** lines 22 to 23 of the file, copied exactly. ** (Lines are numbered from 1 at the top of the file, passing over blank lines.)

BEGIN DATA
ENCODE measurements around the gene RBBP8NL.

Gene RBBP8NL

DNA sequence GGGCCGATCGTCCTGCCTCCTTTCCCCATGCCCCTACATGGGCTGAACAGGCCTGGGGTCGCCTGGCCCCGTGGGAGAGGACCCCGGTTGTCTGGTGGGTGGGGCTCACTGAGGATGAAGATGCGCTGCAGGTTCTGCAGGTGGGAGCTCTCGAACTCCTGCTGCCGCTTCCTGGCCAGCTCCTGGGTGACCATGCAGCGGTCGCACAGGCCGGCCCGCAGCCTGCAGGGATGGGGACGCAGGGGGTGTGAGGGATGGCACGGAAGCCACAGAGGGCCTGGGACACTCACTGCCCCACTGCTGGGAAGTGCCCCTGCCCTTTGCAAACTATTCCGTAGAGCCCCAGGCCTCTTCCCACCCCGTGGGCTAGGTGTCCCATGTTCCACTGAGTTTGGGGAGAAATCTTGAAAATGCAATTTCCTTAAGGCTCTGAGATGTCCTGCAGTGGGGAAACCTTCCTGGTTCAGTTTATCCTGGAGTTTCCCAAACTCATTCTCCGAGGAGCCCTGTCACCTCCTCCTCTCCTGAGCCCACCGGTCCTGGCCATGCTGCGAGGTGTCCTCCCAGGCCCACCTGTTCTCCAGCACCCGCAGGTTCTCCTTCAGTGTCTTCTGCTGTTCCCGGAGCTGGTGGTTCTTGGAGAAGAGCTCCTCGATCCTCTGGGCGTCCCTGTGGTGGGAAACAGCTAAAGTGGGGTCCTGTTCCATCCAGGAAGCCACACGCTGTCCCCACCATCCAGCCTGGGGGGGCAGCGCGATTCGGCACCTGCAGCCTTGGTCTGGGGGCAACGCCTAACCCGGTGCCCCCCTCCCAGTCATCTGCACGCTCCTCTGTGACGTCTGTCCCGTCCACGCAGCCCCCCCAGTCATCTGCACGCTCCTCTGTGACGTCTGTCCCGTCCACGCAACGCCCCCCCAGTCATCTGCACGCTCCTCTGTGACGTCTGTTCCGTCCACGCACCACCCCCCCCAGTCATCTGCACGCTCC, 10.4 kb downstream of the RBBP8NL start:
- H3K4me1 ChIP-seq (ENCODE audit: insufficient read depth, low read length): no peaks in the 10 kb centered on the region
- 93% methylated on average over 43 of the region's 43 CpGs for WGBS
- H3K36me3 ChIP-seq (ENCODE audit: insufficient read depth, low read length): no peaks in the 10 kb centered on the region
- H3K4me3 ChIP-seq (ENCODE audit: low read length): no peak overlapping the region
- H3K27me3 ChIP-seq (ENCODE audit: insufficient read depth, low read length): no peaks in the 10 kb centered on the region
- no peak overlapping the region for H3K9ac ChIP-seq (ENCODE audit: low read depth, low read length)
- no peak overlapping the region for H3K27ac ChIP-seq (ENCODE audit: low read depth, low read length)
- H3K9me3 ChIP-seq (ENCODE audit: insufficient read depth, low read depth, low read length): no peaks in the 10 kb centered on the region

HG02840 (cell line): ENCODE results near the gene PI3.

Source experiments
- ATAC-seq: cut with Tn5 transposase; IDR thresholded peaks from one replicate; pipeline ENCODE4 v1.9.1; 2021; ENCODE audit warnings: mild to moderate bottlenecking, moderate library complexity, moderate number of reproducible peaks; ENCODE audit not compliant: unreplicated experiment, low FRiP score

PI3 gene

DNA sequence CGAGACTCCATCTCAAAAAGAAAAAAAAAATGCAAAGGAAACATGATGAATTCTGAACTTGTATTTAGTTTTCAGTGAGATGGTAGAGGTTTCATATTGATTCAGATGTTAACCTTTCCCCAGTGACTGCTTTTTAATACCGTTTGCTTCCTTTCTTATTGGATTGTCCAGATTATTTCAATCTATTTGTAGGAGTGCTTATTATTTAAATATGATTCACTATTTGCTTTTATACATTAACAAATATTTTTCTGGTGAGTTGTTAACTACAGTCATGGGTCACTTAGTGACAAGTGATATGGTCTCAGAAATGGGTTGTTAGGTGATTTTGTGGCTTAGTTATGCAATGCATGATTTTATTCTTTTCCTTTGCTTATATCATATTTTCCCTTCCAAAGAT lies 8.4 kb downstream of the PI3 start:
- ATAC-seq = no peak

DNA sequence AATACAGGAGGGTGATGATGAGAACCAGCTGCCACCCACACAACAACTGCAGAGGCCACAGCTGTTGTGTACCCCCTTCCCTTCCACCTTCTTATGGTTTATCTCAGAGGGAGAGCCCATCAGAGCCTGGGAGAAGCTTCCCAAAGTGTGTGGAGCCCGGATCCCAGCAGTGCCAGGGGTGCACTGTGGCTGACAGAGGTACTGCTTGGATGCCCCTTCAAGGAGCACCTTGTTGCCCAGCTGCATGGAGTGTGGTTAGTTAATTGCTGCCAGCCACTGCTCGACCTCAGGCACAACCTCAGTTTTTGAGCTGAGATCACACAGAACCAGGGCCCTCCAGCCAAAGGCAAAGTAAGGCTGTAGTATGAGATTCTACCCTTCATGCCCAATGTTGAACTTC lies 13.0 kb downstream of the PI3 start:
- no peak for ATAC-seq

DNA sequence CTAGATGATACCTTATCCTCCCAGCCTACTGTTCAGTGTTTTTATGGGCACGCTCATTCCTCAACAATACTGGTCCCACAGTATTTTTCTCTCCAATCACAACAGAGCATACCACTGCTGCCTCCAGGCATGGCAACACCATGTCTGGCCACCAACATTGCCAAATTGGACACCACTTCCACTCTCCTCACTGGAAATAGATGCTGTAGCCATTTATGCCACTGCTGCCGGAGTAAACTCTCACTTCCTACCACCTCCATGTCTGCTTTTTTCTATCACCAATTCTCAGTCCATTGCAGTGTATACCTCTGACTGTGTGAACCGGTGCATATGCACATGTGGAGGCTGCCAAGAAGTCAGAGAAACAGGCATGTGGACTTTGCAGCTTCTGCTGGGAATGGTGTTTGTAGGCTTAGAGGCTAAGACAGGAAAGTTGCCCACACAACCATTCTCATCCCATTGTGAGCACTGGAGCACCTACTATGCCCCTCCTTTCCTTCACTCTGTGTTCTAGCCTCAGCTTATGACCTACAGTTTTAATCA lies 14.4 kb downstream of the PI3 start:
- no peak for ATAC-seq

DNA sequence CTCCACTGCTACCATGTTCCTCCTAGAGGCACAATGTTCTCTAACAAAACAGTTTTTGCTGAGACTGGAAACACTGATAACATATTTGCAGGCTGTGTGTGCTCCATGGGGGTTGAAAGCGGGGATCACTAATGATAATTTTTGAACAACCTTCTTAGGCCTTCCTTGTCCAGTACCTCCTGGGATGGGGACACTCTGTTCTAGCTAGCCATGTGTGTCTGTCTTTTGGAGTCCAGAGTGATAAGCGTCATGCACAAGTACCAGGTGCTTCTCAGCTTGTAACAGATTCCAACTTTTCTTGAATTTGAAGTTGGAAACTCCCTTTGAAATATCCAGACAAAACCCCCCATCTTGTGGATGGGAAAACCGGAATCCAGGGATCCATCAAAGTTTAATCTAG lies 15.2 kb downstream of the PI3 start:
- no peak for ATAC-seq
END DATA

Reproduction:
DNA sequence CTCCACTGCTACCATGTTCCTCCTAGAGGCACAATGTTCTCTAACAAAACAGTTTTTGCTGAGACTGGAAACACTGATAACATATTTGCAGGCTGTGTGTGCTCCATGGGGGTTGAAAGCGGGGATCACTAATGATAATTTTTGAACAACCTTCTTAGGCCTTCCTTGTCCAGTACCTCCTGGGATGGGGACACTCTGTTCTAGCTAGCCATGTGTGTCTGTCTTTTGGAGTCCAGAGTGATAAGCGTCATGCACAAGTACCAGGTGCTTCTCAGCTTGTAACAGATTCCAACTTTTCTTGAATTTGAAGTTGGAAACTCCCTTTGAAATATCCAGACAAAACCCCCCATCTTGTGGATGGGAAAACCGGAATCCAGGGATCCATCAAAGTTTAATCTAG lies 15.2 kb downstream of the PI3 start:
- no peak for ATAC-seq